The sport’s roots are often attributed to William Webb Ellis, a Salford-born clergyman who, as the legend goes, picked up a ball and ran with it during a game of football at Rugby School in 1823.
But was Webb Ellis truly the inventor of rugby, or is this story a carefully crafted myth?
As the Rugby Union World Cup winds down after South Africa’s win last weekend, let’s dive into the history that connects Salford to the origins of rugby.
William Webb Ellis: The Salford Connection
He was the youngest of three sons, and his early life in Salford set the stage for his connection to the sport of rugby.
His father, James Ellis, served as a second lieutenant, but tragedy struck when he lost his life during a cavalry action near Albuera in the Peninsular War on July 1, 1812.
In recognition of her husband’s service, Mrs. Ellis received an allowance of £30 from the sovereign.
This allowance would play a crucial role in shaping William Webb Ellis’s future.
To provide her surviving sons with a quality education, Mrs Ellis decided to move to Rugby, Warwickshire.
Students living within 10 miles of the Rugby Clock Tower were eligible for free education as “local foundationers.”
The Ellis family relocated to Rugby, and William Webb Ellis embarked on a journey that would become intertwined with the history of rugby.
Rugby School and the Alleged Invention
William Webb Ellis attended Rugby School from 1816 to 1825. He was known as a keen sportsman, participating in football and cricket.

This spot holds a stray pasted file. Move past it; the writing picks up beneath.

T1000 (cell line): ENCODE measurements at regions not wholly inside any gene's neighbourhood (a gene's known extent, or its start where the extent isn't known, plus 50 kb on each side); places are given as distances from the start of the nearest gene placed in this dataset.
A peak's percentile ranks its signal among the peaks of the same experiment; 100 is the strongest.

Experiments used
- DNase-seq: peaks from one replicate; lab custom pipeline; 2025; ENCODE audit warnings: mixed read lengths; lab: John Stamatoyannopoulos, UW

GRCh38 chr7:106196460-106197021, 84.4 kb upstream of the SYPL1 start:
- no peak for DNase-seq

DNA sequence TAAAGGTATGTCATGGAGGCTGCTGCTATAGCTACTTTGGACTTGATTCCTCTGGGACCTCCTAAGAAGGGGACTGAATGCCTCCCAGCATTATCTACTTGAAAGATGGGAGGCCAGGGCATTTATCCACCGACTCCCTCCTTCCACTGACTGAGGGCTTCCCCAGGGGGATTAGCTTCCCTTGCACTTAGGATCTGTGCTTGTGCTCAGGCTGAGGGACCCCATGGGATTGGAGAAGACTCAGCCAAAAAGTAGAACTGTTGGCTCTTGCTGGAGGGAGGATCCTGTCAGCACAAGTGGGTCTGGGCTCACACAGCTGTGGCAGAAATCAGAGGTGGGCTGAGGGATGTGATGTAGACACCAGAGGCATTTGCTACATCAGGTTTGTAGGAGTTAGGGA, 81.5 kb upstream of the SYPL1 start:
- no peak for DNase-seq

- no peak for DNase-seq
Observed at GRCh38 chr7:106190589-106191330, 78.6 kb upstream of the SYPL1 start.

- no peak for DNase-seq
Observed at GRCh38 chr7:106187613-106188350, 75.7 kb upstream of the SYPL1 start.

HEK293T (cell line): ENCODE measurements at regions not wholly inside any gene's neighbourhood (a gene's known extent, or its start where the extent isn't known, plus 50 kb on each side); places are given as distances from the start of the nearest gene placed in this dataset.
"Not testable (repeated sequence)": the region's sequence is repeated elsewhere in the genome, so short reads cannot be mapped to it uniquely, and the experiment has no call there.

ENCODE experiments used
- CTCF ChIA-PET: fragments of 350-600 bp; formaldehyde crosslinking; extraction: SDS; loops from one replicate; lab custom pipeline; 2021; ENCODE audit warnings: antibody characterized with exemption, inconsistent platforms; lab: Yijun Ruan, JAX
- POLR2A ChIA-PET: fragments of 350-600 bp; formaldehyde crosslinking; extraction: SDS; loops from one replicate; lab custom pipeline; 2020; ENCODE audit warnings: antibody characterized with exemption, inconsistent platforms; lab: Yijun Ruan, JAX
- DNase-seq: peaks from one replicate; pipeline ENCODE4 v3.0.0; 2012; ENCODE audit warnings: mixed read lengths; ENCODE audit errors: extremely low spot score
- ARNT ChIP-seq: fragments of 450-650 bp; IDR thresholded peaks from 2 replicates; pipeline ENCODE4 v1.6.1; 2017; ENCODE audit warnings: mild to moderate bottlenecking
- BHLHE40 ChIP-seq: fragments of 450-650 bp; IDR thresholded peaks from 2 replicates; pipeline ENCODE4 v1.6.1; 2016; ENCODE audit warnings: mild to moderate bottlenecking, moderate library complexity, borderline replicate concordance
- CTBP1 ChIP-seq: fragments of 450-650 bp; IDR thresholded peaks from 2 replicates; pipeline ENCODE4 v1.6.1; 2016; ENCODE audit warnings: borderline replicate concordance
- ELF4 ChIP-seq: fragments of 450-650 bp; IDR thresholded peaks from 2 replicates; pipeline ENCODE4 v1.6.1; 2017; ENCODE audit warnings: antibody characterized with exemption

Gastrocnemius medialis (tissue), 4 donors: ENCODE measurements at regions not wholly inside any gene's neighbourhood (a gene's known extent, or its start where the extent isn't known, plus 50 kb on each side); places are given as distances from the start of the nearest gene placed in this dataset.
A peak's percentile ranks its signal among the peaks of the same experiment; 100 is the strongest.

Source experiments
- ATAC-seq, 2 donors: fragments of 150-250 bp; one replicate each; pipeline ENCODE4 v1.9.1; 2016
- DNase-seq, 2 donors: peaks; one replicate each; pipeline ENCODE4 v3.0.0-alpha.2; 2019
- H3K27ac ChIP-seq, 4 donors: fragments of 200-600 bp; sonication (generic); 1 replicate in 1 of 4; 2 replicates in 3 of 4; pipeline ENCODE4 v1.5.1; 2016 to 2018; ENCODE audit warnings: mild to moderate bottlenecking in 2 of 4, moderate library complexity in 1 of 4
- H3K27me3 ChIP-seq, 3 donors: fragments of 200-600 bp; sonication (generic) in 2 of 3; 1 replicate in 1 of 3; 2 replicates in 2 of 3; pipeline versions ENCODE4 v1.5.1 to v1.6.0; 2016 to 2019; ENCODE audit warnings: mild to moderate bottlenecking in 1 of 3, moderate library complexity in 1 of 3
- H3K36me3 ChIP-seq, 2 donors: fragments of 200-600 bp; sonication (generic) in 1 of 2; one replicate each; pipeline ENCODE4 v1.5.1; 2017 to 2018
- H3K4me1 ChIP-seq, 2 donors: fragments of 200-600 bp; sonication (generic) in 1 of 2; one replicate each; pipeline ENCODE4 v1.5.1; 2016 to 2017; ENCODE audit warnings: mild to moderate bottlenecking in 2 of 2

His legend, however, revolves around an incident that allegedly occurred during a football match in 1823.
According to the tale, Webb Ellis caught the ball in his arms, a move that was against the rules of the time.
Instead of retreating, as the rules dictated, he ran forward with the ball.
This supposed act laid the foundation for the distinct style of play that characterizes rugby football.
The story of Webb Ellis’s invention of rugby is primarily based on the accounts of Matthew Bloxam, a local antiquarian and former pupil of Rugby School.
Bloxam’s first mention of the story in a letter to The Meteor, the Rugby School magazine, came in 1876.
In subsequent letters, Bloxam amended the year of the event.
This inconsistency, coupled with the lack of first-hand evidence, has fueled doubt about the story’s authenticity.
The Controversy and the Old Rugbeian Society
The controversy surrounding Webb Ellis’s role in rugby’s invention intensified in 1895, a month before the great North-South Rugby Union split.
The split led to the birth of Rugby Union and Rugby League, and the question of rugby’s origins became a matter of contention.
The Old Rugbeian Society conducted an investigation into Webb Ellis’s story but was unable to procure any first-hand evidence of the occurrence.
Some former pupils who attended Rugby School with Webb Ellis testified that he was known for taking “unfair advantage at football.”
However, doubts about the story persisted, and it became a subject of debate among scholars and rugby enthusiasts.
The story of Webb Ellis’s invention of rugby is just one piece of the puzzle. Some alternative theories suggest that other individuals or earlier instances of ball-carrying in various forms of the game may have contributed to the sport’s development.
One theory links Webb Ellis’s actions to an ancient Irish game called Caid, which had similarities to rugby. Another theory credits a Rugby School pupil named Jem Mackie, who was known for his running abilities.
The origins of rugby are mired in legend and debate, and the story of William Webb Ellis and his connection to Salford adds a fascinating layer to the narrative.
While the authenticity of the legend remains uncertain, it’s clear that Webb Ellis’s association with Salford and his journey from the streets of Lancashire to Rugby School is a remarkable part of rugby’s heritage.
As the Rugby Union World Cup comes to an end, the William Webb Ellis Cup remains a symbol of the sport’s rich history and the enduring mystery of its origins.